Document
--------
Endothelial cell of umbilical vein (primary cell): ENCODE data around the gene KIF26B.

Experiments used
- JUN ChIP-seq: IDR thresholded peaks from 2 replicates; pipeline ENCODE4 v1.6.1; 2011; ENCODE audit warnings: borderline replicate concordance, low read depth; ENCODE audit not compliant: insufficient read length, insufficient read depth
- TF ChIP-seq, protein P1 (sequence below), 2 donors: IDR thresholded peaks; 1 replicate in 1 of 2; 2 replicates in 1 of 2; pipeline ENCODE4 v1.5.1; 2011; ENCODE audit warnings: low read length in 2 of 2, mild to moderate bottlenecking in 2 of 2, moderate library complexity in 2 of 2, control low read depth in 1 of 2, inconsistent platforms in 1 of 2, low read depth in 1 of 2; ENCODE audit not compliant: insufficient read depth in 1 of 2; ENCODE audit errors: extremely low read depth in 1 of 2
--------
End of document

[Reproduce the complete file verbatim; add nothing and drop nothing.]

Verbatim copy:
Endothelial cell of umbilical vein (primary cell): ENCODE data around the gene KIF26B.

Experiments used
- JUN ChIP-seq: IDR thresholded peaks from 2 replicates; pipeline ENCODE4 v1.6.1; 2011; ENCODE audit warnings: borderline replicate concordance, low read depth; ENCODE audit not compliant: insufficient read length, insufficient read depth
- TF ChIP-seq, protein P1 (sequence below), 2 donors: IDR thresholded peaks; 1 replicate in 1 of 2; 2 replicates in 1 of 2; pipeline ENCODE4 v1.5.1; 2011; ENCODE audit warnings: low read length in 2 of 2, mild to moderate bottlenecking in 2 of 2, moderate library complexity in 2 of 2, control low read depth in 1 of 2, inconsistent platforms in 1 of 2, low read depth in 1 of 2; ENCODE audit not compliant: insufficient read depth in 1 of 2; ENCODE audit errors: extremely low read depth in 1 of 2